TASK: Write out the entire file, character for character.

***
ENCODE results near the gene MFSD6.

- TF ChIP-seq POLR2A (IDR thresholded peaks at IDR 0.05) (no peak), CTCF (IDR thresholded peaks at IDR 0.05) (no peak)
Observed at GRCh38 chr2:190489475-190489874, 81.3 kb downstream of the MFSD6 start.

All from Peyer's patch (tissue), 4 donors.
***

ENCODE results near the gene MFSD6.

- TF ChIP-seq POLR2A (IDR thresholded peaks at IDR 0.05) (no peak), CTCF (IDR thresholded peaks at IDR 0.05) (no peak)
Observed at GRCh38 chr2:190489475-190489874, 81.3 kb downstream of the MFSD6 start.

All from Peyer's patch (tissue), 4 donors.